Break-in step by step

After any new construction of a pool, there are two basic reasons to break- in plaster. First, to remove the plaster dust from the water, which will otherwise settle and build up as hard, rough scale. The pool is filled with water before the plaster dries, so the actual drying (curing) takes place underwater. Adding the water before the plaster dries allows it to be pushed into place against the pool shell, pressed evenly by the weight of the water. It doesn't shrink, become brittle, or crack. The second reason to break in the plaster is to balance the water chemistry so that the water itself does not destroy a good plaster job. Therefore, the break-in process is designed to create plaster-friendly water that is neither etching nor scaling. There are many variations to the steps needed for a successful break-in of new plaster, but here are a few recommendations.

  1. Inspect the plaster work for trowel marks or footprints, and look for signs of sloppy work. They should be seamless and smooth, without trowel marks or high spots. Bring any imperfections in the plaster job to the attention of the builder or plasterer for correction before filling.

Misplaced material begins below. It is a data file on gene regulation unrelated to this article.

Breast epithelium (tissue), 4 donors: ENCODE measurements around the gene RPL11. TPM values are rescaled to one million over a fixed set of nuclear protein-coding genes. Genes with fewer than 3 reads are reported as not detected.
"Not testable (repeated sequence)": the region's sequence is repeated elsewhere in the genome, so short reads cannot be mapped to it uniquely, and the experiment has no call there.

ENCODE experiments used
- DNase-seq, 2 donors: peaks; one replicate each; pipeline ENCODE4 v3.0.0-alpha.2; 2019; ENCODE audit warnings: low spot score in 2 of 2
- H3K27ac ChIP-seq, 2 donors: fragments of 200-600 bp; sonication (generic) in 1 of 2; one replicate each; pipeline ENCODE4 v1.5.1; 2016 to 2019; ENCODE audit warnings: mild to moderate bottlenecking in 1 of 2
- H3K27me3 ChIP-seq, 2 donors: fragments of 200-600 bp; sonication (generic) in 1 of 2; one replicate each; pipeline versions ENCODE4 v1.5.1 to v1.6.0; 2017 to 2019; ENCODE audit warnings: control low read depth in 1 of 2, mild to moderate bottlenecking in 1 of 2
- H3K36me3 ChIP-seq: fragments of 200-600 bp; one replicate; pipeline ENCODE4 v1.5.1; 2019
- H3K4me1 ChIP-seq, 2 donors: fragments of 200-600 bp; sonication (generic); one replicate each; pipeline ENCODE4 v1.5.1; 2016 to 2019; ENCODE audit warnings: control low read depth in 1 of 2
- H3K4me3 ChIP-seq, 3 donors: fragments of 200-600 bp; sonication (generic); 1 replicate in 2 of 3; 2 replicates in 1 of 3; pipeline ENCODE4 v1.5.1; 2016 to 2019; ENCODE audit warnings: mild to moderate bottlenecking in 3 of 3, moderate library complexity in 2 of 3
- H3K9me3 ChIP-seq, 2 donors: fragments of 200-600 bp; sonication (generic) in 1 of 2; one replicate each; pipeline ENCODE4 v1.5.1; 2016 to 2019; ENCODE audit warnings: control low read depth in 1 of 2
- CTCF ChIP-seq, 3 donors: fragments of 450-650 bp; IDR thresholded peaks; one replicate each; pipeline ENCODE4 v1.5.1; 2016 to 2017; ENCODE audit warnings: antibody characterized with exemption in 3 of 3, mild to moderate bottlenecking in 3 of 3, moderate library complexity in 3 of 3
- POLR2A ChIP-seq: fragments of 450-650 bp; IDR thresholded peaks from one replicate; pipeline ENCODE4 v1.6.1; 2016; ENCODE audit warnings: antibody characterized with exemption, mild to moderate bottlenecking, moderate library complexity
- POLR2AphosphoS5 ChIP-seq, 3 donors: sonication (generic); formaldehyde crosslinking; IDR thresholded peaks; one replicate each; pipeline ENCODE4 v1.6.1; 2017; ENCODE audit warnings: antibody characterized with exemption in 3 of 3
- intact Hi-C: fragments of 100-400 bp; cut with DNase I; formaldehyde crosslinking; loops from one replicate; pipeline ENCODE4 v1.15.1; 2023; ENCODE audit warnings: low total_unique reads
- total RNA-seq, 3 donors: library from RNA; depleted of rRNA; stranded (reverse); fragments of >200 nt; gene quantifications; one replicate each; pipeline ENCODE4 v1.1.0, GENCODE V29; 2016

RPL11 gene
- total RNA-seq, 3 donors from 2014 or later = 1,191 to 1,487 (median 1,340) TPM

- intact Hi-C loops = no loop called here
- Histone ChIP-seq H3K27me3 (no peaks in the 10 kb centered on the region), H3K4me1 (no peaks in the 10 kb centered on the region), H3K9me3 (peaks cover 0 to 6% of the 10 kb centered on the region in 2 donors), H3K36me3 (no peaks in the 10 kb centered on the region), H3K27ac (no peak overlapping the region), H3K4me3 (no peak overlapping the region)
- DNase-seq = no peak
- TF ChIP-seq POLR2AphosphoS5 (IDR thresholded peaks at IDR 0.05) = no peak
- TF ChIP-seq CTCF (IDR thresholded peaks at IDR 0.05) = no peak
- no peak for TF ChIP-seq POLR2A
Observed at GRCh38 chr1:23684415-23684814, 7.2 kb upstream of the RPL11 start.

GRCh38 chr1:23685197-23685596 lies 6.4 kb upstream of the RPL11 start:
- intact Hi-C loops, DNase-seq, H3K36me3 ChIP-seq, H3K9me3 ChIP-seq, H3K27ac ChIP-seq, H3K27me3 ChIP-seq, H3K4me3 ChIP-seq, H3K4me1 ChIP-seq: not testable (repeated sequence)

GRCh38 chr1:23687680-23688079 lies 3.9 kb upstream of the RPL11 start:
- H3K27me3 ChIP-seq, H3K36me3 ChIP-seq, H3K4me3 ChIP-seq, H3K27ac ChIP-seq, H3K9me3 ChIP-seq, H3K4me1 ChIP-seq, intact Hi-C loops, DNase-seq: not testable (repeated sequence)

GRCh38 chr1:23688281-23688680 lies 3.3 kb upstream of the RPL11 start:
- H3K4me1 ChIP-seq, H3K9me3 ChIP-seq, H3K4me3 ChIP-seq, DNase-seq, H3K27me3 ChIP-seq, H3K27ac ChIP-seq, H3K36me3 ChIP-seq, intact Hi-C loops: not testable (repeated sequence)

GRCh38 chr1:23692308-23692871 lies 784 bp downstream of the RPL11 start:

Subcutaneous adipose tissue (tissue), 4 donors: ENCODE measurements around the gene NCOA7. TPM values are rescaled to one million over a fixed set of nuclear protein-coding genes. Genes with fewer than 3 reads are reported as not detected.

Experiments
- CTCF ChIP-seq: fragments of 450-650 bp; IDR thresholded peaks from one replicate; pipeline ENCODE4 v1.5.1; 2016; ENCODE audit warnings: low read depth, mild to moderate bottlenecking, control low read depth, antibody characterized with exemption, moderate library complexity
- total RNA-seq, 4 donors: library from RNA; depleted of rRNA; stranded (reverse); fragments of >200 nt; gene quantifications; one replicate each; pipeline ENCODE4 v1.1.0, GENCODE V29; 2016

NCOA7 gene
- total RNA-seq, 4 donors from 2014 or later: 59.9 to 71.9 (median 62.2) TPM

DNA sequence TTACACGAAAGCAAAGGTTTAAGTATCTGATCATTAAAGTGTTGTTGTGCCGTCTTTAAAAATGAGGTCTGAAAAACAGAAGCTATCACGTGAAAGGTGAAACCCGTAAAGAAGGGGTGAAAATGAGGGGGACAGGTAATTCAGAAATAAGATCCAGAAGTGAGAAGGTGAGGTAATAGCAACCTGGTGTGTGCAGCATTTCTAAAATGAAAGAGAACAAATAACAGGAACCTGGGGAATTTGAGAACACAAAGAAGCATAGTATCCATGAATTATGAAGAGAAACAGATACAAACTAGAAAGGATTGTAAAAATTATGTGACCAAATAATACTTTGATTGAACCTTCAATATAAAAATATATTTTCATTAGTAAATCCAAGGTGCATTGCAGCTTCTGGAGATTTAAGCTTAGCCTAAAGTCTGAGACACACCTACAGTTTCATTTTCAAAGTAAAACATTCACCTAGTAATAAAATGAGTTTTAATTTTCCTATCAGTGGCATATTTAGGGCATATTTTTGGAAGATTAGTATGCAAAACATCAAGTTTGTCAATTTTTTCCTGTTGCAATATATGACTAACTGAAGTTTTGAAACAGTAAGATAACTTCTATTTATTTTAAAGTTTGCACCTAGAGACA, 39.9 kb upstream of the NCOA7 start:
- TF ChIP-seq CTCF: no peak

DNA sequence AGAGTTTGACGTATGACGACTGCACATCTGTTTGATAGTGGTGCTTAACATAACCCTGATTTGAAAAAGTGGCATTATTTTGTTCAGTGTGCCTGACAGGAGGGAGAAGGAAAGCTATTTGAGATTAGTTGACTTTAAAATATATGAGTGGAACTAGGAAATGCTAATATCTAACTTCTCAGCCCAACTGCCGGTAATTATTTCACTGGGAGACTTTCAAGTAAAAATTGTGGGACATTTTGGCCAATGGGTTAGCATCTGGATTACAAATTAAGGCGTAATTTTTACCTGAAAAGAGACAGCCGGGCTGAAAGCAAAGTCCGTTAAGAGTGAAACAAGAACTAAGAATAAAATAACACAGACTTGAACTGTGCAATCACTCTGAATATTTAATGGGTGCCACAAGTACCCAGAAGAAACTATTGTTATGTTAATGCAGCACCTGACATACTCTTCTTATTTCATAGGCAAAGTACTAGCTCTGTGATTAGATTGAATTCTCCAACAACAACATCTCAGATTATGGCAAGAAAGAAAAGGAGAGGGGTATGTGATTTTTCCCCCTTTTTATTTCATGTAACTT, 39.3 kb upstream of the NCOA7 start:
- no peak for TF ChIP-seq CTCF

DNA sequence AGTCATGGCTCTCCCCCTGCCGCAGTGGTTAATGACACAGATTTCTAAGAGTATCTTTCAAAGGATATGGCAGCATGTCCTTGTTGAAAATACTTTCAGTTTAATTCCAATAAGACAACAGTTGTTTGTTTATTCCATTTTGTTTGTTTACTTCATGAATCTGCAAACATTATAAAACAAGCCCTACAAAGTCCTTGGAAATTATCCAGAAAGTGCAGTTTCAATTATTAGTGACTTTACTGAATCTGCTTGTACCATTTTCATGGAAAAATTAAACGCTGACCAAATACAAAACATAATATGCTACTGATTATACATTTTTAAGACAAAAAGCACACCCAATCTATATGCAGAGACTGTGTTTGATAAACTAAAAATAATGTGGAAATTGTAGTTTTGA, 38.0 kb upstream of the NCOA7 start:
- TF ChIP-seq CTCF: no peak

2. Test the source of the fill water for heavy metals such as copper, iron, and manganese. If you detect high levels of metals in the source water, you should be advised that additional chelating agents will be required and you can adjust your chemical balancing in general to avoid precipitating these metals onto the new plaster. Similarly, if the testing of the source water reveals it to be of exceptionally high or low pH and/or total alkalinity, adjust it.